The Seahawks are no longer the stout force they were against the run. They were the 10th-ranked rush defense this season, surrendering 103.1 yards per game.
That's not an ideal matchup against the prolific Morris and the league's top-ranked rushing offense. Aside from the Houston Texans, the Redskins are the most accomplished zone-blocking team in the NFL.
The left side of their offensive line could dominate against the Seahawks. Pro Bowl tackle Trent Williams can clear plenty of room for Morris on Washington's trademark stretch runs.
What makes Morris such an effective runner for the scheme is that he makes quick decisions. He possesses excellent vision and makes sudden cuts in the backfield.
Morris is also excellent after first contact. That quality will be invaluable against a physically punishing Seahawks defense.
Lynch might not find things as straightforward. The Redskins defense has enjoyed great success stopping the run. The unit ranked fifth combating the rush during the regular season.
Lynch is a brute force runner, but he may struggle to escape inside linebackers London Fletcher and Perry Riley in the open field.
Seattle has not been the same team on the road. It is just 2-5 in true road games this season. Washington, meanwhile, has been solid at home. It is 5-3 at home on the season, including 4-0 straight up and against the spread in its last four home contests.
It hasn’t been wise to lay points on the road with NFL teams headed up by Pete Carroll. That’s because his teams are just 3-13 against the spread all-time in the role of road favorite. They have lost by an average score of 19.5 to 18.7 in these games.
As a precocious rookie, Colts quarterback Andrew Luck has been instrumental in engineering Indianapolis' dramatic turnaround from a 2-14 season (that allowed them to draft the former Stanford star) to an 11-5 record.
Running an offense that demands a lot from him-- in terms of reading defenses and lacking a top-flight running game to complement him -- Luck has completed 54.1 percent of his throws for 4,374 yards, 23 touchdowns and 18 interceptions.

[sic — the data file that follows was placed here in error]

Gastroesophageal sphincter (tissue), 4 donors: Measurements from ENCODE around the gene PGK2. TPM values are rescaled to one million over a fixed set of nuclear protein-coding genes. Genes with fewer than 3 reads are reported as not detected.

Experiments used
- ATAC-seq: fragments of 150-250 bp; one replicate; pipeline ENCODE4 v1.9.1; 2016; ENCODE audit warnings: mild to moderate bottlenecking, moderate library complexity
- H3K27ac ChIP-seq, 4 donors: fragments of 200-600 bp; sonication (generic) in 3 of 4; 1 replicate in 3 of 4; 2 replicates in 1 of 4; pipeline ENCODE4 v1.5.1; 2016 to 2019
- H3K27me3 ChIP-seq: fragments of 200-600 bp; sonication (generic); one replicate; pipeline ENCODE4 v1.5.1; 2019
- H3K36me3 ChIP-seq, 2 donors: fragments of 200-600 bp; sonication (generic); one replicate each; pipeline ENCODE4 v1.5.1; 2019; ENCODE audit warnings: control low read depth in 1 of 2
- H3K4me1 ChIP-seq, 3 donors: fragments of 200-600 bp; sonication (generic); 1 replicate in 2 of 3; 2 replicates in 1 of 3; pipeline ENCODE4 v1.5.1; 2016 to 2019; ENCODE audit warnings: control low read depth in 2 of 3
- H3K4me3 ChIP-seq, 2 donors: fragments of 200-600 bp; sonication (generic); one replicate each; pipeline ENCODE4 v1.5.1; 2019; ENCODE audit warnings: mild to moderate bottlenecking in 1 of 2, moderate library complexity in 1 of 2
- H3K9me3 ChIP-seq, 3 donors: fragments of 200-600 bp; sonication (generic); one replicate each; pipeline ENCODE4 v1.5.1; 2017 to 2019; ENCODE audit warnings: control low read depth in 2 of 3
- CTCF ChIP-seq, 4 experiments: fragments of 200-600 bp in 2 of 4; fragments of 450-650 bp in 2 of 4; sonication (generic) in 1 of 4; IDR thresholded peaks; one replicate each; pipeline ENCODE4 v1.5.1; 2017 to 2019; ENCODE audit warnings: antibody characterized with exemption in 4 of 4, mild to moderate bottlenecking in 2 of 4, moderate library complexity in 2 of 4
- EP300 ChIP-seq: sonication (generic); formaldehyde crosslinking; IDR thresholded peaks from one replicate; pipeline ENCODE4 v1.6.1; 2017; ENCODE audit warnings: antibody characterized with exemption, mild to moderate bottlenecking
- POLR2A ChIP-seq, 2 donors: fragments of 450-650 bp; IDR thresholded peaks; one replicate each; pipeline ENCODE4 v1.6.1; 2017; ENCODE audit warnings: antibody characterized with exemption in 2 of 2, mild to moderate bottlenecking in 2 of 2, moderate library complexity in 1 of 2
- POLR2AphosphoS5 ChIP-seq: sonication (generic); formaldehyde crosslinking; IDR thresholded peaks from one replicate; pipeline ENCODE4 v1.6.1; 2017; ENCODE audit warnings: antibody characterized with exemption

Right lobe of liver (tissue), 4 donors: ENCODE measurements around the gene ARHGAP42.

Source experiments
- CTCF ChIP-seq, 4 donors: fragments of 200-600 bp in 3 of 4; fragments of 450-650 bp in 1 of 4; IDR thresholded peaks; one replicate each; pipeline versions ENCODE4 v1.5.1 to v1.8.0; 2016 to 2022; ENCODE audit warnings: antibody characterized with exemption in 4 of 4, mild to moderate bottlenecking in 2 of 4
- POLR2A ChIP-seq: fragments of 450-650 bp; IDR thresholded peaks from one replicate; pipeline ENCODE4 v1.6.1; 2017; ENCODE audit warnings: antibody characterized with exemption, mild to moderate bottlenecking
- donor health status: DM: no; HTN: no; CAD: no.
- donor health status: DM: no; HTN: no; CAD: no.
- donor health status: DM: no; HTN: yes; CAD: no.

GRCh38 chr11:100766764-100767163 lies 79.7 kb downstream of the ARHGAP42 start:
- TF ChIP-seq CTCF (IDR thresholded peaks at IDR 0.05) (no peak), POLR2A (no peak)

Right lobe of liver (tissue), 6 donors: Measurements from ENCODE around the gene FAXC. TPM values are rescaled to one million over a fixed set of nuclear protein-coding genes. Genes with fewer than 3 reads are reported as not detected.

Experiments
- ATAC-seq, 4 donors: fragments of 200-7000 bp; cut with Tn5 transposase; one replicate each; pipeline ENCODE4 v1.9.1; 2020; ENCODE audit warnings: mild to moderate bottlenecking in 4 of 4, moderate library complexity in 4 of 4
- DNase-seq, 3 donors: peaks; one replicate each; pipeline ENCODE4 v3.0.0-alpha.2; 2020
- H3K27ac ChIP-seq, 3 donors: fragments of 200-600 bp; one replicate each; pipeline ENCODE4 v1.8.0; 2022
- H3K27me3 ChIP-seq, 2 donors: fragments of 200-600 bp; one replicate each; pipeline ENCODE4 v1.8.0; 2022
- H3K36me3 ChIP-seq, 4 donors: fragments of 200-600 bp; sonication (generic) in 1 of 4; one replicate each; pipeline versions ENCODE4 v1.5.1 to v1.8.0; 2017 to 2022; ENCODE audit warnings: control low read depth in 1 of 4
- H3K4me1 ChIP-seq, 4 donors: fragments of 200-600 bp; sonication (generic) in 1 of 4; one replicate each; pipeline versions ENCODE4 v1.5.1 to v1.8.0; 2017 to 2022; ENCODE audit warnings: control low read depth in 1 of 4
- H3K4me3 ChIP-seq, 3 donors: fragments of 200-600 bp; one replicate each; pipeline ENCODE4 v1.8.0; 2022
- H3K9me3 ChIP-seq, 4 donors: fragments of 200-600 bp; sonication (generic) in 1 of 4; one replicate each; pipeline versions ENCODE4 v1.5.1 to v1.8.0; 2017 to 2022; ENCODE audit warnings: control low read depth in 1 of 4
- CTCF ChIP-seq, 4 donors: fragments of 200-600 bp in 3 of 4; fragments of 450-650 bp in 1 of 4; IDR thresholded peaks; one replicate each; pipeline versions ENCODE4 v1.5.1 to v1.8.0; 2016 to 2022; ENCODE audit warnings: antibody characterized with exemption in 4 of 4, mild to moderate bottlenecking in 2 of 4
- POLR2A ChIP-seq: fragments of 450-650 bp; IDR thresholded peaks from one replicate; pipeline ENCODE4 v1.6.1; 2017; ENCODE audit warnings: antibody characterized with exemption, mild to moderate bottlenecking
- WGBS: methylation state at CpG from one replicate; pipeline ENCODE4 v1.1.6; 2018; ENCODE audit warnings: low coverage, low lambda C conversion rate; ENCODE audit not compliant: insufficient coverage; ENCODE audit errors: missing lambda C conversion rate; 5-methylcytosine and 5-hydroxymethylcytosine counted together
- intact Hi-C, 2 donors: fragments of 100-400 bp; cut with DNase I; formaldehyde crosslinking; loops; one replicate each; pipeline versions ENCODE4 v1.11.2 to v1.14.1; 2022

Although he ranks 31st in completion percentage in the NFL and 26th in passer rating (76.5), Luck is on a roll recently with five touchdowns and no interceptions in the Colts' last three games.
"Really not so much the numbers as the way he has played," Ravens coach John Harbaugh said. "I think he's been very steady all the way through the season. He obviously has cleaned up the interceptions a little bit. A lot of those ones earlier were just flukey things that happened. He's very smart. When you watch him, this is something even when talking with Jim [Caldwell], he's better than you even think. "He's got a better arm than you want to think. He's stronger. He's faster. He's got more rotation on the ball. He's more accurate than you really want to think watching the tape. He's just a really talented guy. Plus, he's a first-class human being. They have their quarterback for a long time to come."
More than rushing for five touchdowns and being tough mentally and physically, the Ravens see a lot of intangibles and intelligence from Luck.